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Emacs fontfile modes

This is a collection of Major Modes for Emacs that are designed
to facilitate reading, ediing, and debugging files in various
font-development formats.

The formats supported are NOT binary font files themselves (such
as OpenType (.otf), TrueType (.ttf) or PostScript Type1 (.pfb). 
To edit these formats, you need a font editor, such as the
free-software application FontForge. [1]

The formats supported DO include some font source formats, but
none of these modes is intended to turn Emacs into a visual font
editor.  For that, you again need a font-editing application like

With all that negativity out of the way, here's what these modes
actually DO allow you to edit:

* OpenType feature-definition files (.fea)
* Unified Font Object (UFO) glyph files (.glif)
* FontForge spline-font database files (.sfd)
* FontForge native (i.e., non-Python) scripts (.pe or .ff)
* FontTools / TTX files (.ttx)


These Emacs modes are defined in Emacs Lisp (.el) files. By
default, they expect to find themselves in your .emacs.d 
directory, so if you don't know what else to try, copy them
(including the containing folder "fontfile-modes") into the
directory called .emacs.d that lives inside your home folder.

Next, you can TEST each mode by opening the appropriate file in
Emacs, typing 

then typing 

and opening a file of the coresponding format.

If you want Emacs to automatically load the relevant mode whenever
you open a supported file format, just add a hook to your .emacs
file.  For example, to automatically support .fea files, add
the lines:

(add-to-list 'load-path "~/.emacs.d/fontfile-modes")
(require 'fontfile-fea-mode)

anywhere in your .emacs file.

Currently, each mode is separate; it is provided in its own ELisp
function and must be invoked separately.  This is a decision on my
part because I did not think it exceedingly likely that a user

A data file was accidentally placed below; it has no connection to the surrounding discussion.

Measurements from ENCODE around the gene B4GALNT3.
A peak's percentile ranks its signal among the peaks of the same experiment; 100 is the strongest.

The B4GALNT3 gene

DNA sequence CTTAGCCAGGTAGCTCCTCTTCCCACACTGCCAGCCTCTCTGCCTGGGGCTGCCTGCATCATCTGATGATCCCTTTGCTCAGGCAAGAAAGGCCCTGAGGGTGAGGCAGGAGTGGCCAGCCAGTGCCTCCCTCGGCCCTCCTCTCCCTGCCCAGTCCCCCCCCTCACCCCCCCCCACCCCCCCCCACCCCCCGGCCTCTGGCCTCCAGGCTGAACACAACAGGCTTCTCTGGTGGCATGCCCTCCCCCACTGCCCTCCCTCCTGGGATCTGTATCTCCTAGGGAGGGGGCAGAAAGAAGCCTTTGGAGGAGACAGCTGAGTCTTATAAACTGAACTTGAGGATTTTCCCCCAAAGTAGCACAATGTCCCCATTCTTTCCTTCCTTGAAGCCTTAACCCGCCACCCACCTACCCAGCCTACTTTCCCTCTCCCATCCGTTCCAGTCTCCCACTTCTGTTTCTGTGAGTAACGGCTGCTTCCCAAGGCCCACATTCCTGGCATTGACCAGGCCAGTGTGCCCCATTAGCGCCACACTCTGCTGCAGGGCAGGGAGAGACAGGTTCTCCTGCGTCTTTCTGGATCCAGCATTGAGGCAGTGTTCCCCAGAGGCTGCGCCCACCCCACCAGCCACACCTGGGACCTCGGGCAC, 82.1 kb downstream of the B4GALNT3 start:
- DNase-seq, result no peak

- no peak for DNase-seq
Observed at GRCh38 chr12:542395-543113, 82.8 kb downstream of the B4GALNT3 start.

would need to edit all five file types in one session on a regular
basis.  Maintaining the syntax-highlighting and ElDoc structures
for all five modes would thus consume system resources

Here are the files to load for each mode:

* OpenType feature files: fontfile-fea-mode.el
* UFO glyph files: fontfile-ufo-mode.el
* FontForge SFD files: fontfile-sfd-mode.el
* FontForge scripts: fontfile-ffs-mode.el
* FontTools TTX files: fontfile-ttx-mode.el


All five modes support the following features:

* Syntax highlighting
* Auto-indentation
* Highlighting of well-know font table and tag types
* Optional help messages to define keywords and terms

*** NOTE ***
At the moment (May 1, 2015), I am in the middle of rewriting the
indentation code using Emacs SMIE, so autoindentation may be
broken. I hope to have this fixed again within a few days.
*** ∃TOИ ***

Syntax highlighting and indentation should work automatically. 
The built-in help requires you to turn on a Minor Mode called 
"Eldoc."  To do so, type

then type

Subsequently, whenever you pause the mouse cursor over a 
keyword, function, or well-know table/tag, Emacs will show you
a brief description string in the message line at the bottom
of the window.

TTX and UFO's .glif are both XML-based formats, which enables
two additional features:

* Automatic validation (ensuring your edits remain well-formed XML)
* Element folding (letting you collapse or expand any element)

For TTX in particular, element folding can make navigating the
file much faster, since TTX files can be rather large.


[1] -


Emacs major modes for editing various font-source and font-engineering file formats








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